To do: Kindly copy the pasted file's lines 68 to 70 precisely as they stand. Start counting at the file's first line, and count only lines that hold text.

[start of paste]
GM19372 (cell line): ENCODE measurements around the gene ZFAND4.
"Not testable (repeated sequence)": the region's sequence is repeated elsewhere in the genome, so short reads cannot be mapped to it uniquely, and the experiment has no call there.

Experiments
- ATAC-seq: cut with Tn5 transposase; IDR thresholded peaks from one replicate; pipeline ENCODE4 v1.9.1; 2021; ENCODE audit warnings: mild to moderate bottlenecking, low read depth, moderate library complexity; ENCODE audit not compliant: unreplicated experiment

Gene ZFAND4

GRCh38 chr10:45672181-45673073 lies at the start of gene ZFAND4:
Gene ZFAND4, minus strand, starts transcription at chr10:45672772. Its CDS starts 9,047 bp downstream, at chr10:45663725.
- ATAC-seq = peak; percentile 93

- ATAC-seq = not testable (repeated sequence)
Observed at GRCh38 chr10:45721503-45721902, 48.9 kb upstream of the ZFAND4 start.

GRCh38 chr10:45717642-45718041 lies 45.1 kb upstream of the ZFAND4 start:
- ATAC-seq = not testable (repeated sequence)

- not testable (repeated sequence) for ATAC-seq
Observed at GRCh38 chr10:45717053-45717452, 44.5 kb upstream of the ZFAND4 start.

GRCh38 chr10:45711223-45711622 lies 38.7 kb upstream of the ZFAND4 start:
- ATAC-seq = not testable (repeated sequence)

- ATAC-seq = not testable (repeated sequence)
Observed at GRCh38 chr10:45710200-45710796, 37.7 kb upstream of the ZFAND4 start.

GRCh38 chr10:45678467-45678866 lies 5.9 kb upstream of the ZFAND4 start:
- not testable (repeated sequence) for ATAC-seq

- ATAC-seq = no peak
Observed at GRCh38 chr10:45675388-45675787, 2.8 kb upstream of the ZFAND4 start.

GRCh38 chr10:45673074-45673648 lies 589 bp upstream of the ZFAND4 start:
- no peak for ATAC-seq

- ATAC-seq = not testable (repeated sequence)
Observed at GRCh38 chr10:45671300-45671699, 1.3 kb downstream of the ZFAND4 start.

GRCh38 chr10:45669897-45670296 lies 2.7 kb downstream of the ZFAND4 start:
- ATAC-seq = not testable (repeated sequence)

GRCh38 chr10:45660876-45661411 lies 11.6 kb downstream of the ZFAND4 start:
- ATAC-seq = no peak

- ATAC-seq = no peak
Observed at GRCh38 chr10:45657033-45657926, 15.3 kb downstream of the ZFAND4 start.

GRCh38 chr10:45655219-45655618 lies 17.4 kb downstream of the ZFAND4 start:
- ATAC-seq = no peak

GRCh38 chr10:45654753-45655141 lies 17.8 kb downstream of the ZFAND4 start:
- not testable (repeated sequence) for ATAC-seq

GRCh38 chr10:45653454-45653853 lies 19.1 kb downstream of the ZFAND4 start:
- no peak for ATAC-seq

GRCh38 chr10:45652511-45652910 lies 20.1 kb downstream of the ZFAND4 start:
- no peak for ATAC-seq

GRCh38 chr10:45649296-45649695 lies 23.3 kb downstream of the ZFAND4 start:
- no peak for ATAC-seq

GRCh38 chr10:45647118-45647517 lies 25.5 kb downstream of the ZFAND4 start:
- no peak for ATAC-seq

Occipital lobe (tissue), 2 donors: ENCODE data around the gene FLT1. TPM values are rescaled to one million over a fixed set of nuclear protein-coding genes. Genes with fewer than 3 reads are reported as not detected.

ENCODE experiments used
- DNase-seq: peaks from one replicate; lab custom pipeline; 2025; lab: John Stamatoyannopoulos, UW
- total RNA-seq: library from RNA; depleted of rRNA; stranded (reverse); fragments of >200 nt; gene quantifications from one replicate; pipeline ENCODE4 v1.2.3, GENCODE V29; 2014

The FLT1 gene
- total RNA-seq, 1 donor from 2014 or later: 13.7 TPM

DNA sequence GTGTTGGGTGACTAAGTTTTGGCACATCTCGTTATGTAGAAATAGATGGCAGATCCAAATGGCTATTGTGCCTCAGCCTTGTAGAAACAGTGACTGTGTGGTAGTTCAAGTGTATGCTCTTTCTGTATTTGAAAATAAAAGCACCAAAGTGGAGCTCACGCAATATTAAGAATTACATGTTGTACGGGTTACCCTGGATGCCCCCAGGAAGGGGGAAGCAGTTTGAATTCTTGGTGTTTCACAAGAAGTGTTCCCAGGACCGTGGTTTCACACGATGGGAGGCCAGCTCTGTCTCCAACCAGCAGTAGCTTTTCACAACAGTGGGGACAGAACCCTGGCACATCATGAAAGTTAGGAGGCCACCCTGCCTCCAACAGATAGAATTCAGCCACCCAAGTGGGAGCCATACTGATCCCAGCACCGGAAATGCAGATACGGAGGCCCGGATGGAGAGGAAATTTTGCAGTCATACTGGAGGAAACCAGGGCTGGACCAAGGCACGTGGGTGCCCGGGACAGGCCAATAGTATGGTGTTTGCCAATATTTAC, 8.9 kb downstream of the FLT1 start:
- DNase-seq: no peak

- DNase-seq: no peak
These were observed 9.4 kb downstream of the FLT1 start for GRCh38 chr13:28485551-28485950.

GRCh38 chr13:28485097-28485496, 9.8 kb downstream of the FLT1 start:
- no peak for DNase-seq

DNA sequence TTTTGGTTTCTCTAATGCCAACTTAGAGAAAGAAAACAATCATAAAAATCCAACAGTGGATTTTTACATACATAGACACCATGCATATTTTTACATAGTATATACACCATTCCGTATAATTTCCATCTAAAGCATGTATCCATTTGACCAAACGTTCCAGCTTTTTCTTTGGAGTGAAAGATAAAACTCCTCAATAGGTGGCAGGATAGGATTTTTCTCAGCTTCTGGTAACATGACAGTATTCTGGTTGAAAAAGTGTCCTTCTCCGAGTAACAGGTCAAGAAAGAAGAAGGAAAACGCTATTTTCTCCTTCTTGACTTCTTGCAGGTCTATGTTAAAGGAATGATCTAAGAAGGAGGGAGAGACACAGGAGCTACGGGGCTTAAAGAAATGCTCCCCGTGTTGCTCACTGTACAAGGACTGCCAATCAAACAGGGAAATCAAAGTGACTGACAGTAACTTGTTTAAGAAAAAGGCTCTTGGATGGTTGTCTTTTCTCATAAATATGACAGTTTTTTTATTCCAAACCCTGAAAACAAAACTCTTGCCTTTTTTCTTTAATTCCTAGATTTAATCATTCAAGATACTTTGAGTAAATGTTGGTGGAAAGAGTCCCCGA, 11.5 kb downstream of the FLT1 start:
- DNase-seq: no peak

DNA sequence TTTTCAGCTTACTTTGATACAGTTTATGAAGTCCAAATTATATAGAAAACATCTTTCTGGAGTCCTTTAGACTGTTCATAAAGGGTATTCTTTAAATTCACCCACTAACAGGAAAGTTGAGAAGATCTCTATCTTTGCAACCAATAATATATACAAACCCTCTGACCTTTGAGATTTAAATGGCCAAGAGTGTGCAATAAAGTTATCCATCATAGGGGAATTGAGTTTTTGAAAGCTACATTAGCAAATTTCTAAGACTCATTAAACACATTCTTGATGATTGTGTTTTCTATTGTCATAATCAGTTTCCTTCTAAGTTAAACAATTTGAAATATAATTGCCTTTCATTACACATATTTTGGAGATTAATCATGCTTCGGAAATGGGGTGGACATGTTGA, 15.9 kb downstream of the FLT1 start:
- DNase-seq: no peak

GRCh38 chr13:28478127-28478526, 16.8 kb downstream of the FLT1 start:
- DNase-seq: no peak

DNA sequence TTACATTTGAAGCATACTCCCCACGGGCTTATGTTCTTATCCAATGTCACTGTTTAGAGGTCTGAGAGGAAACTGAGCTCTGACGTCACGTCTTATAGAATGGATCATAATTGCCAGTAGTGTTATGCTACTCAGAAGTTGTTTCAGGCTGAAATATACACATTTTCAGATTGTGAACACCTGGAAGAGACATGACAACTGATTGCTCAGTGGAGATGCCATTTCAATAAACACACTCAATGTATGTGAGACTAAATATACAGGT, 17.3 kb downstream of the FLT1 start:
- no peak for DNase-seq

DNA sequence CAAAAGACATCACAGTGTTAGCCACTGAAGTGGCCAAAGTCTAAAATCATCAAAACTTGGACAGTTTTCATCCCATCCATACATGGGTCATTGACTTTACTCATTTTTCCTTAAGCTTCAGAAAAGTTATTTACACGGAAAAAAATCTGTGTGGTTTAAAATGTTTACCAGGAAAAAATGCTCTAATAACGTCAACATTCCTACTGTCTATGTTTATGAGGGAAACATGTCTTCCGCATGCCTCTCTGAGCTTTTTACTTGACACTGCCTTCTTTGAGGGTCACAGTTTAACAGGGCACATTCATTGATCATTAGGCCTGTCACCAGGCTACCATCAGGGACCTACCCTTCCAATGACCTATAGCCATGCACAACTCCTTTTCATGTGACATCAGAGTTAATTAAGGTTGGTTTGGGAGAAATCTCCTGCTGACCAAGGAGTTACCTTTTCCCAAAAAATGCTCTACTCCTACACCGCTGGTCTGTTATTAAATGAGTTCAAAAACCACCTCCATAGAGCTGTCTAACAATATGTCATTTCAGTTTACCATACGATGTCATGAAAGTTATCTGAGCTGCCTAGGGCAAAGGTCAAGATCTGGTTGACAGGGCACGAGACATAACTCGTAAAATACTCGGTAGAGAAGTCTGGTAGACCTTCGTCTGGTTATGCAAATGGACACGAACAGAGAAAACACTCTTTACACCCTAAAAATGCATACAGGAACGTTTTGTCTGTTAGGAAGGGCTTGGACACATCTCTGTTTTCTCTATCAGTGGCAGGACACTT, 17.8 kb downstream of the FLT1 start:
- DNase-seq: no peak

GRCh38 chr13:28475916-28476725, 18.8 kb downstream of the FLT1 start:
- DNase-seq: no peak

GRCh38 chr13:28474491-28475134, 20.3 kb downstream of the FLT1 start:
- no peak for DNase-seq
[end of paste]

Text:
- DNase-seq: no peak

GRCh38 chr13:28474491-28475134, 20.3 kb downstream of the FLT1 start:
- no peak for DNase-seq